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Workload in the GUM clinic setting

  • Overall workload, presented as all counts of diagnoses, screens and conditions seen, increased by 16% across Scotland between 2007 and 2008. This compares with a 13% increase in each of the previous two years.

  • This workload increased in all NHS board areas except NHS Fife and NHS Forth Valley.

Figure 1.1: All aspects of care (diagnosis and/or screening and/or treatment) recorded in GUM clinic settings, by gender, 1999-2008.


180000 160000 140000 120000 100000 80000 60000 40000

20000 0

1999 2000 2001 2002 2003 2004 2005 2006 2007 2008

Men Data source: STISS

Year Women


  • In 2008, there was an almost four-fold variation in rates of episodes of care (diagnosis and/or treatment) by NHS board of residence of patients.

  • The highest episode rate was observed among the residents of NHS Lothian; this is a similar observation to that in the previous two years.

  • The variation in these rates is partly due to the lack of provision of local genitourinary medicine (GUM) clinic services in some NHS board areas. It is clear that some patients cross NHS boundaries to access services.

Scotland’s Sexual Health Information

Figure 1.2: All episodes of care (diagnosis and/or treatment) in GUM clinic settings by NHS board of residence and by NHS board of treatment, 2008.






NHS board

Lothian Glsgw & Clyde Tayside SCOTLAND Borders Fife Grampian Forth Valley Ayr & Arran Highland Lanarkshire Dmfr & Gall

  • 0


NHS board of residence




Rate per 100,000 NHS board of treatment

The denominator is the population aged 15-64 Mid-year population data for 2008 available from GROS5 Data source: STISS

Workload in the primary care setting

These data are based on estimates of the number of consultations with general practitioners (GPs) and practice nurses using the Practice Team Information (PTI) sample of practices (see Appendix 1 for further details on how these estimates are calculated).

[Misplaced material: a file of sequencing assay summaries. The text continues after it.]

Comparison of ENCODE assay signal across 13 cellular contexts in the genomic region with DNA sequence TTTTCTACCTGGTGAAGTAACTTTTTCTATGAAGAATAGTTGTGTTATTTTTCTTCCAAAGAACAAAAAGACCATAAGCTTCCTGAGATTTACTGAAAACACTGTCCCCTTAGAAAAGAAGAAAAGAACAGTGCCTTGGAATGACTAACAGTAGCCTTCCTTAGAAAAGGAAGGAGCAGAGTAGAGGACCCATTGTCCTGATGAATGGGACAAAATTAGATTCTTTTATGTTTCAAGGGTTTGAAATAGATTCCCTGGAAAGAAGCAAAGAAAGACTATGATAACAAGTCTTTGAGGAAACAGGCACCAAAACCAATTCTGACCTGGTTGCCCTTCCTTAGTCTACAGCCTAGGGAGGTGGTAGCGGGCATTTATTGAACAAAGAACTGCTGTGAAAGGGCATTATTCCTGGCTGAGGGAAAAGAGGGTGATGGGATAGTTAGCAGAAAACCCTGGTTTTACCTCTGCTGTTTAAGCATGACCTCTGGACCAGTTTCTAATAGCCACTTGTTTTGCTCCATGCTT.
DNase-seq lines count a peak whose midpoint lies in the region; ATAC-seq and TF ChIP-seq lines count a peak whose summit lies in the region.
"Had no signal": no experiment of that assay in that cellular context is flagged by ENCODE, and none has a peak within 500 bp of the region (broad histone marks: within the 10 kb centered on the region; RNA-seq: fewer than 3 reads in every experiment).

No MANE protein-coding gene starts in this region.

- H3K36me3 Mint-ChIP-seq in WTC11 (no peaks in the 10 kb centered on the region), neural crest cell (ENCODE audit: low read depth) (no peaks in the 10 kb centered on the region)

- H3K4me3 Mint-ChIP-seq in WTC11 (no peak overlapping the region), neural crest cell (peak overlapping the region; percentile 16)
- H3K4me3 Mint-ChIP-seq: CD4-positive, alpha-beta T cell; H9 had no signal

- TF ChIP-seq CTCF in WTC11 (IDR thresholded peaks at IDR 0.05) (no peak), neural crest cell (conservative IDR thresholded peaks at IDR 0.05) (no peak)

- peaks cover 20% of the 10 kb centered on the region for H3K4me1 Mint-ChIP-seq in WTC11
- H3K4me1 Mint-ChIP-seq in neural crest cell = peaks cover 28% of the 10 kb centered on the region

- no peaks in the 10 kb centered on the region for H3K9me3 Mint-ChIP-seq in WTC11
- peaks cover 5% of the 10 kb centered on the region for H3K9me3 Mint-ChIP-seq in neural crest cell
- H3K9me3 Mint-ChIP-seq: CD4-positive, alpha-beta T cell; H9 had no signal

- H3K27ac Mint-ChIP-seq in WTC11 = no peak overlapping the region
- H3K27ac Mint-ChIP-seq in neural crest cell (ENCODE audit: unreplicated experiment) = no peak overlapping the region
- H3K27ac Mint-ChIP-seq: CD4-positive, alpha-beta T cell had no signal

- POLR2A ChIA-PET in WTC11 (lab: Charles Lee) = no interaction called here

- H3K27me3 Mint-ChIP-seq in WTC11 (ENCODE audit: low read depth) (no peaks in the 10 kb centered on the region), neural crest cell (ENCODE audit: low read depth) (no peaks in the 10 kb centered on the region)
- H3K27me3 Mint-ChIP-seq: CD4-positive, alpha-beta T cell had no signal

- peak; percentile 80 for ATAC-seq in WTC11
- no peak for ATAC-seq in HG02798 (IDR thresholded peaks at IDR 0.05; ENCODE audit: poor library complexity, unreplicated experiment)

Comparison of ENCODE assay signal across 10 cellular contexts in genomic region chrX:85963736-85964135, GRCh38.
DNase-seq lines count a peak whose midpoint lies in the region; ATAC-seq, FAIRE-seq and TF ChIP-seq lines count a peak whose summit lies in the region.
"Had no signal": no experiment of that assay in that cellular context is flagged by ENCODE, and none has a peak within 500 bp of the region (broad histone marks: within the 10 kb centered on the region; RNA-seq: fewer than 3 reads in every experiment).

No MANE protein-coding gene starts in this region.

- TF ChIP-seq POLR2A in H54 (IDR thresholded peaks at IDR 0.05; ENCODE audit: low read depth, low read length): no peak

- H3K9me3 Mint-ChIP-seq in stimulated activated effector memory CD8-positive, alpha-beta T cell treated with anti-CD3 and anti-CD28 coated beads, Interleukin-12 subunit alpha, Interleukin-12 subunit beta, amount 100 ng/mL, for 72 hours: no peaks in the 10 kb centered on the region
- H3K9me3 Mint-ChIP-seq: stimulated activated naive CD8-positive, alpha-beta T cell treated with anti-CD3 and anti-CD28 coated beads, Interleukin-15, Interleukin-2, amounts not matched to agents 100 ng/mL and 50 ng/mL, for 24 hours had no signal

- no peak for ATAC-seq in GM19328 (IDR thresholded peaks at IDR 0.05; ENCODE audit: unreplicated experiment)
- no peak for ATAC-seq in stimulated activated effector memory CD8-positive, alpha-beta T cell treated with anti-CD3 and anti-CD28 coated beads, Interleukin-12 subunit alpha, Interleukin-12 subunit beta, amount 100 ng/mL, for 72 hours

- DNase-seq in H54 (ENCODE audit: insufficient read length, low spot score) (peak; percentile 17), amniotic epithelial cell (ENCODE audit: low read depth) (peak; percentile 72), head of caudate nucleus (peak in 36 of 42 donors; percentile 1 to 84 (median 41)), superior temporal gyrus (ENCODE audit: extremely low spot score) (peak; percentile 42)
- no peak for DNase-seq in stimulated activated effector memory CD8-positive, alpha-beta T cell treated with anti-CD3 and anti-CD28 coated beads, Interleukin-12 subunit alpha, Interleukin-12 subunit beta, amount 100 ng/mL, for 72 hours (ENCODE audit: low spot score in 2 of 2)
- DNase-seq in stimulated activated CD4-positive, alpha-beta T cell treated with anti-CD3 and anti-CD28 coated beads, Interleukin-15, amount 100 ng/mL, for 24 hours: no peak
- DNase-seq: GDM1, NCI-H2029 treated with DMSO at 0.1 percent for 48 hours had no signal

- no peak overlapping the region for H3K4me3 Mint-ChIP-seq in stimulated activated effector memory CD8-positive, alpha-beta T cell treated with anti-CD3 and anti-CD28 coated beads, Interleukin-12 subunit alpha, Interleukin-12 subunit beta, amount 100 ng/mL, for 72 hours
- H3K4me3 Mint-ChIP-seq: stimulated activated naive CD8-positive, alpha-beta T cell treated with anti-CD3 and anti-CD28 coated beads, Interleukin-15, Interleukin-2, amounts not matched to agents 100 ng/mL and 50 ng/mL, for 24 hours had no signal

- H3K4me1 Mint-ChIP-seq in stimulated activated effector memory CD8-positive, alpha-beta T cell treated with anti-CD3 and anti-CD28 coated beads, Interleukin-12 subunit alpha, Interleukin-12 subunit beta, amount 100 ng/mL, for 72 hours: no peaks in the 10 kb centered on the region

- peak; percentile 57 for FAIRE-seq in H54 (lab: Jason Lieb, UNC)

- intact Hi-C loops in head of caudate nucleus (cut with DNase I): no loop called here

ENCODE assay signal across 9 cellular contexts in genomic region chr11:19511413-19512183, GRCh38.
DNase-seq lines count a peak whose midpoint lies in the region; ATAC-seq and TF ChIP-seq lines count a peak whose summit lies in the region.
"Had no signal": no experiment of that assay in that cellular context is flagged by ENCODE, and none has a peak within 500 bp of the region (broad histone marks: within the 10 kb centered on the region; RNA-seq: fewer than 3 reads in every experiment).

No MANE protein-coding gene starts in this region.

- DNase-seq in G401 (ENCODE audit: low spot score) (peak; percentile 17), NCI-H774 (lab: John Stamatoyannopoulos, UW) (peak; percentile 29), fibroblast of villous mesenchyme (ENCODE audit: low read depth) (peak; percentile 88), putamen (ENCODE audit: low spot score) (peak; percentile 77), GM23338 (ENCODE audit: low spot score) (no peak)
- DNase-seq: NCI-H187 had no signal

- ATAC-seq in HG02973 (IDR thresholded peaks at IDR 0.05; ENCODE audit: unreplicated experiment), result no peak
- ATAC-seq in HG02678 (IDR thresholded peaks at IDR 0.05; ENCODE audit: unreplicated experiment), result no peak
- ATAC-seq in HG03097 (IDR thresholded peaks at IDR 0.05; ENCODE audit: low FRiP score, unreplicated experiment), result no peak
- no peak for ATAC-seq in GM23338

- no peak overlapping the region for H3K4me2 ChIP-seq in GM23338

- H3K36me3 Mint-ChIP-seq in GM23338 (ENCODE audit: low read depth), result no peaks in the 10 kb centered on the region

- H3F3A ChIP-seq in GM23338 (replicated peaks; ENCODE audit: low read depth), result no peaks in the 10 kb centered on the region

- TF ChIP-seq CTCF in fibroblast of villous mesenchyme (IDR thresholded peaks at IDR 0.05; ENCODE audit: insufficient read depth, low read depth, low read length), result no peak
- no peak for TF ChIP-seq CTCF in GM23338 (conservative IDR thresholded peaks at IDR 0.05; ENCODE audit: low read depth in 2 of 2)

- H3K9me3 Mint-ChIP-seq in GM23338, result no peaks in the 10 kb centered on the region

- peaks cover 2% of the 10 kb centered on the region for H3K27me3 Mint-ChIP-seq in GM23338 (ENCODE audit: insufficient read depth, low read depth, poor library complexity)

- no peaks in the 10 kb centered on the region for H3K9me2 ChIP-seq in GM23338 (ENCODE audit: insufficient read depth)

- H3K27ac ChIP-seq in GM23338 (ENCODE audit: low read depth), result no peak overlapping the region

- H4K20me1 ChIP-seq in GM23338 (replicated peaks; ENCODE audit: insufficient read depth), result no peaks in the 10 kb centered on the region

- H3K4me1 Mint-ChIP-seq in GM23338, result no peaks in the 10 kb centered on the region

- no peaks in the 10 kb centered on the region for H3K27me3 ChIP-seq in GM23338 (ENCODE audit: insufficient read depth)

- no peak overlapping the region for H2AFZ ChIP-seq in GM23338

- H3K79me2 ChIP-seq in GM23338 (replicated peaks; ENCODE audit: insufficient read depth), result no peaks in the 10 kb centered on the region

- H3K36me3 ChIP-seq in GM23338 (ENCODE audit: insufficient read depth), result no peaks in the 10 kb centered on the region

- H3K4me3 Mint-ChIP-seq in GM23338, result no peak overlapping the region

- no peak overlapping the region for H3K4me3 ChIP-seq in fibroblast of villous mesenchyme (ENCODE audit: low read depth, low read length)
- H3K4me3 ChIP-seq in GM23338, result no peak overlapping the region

• The estimates indicate an increase in primary care workload for genital chlamydia, genital herpes and genital warts in Scotland between 2006/2007 and 2007/2008.

  • There appears to be a two-fold increase in female consultation rates for genital warts. However, the confidence intervals around these rates are large because of the relatively small numbers of consultations involved, and these data are compatible with a much smaller rise in consultation rates. Furthermore, this rise is not seen in GUM clinic attendance.

  • Overall workload for men decreased between 2003/2004 and 2007/2008, while that for women increased.

  • Although some of the apparent rise in female consultation rates for genital warts may be an artefact of random fluctuation because of relatively small numbers of consultations, it is possible that there has been an effect of the publicity regarding the introduction of a human papilloma virus (HPV) vaccine in September 2008. The vaccine, available to young girls aged 12-18, aims to prevent up to 70% of cervical cancers. Around 30-40 types of the human papilloma virus infect the genital tract; types 6 & 11 can cause genital warts while types 16 & 18, among others can cause cervical cancer. (See Chapter 2 for further information).


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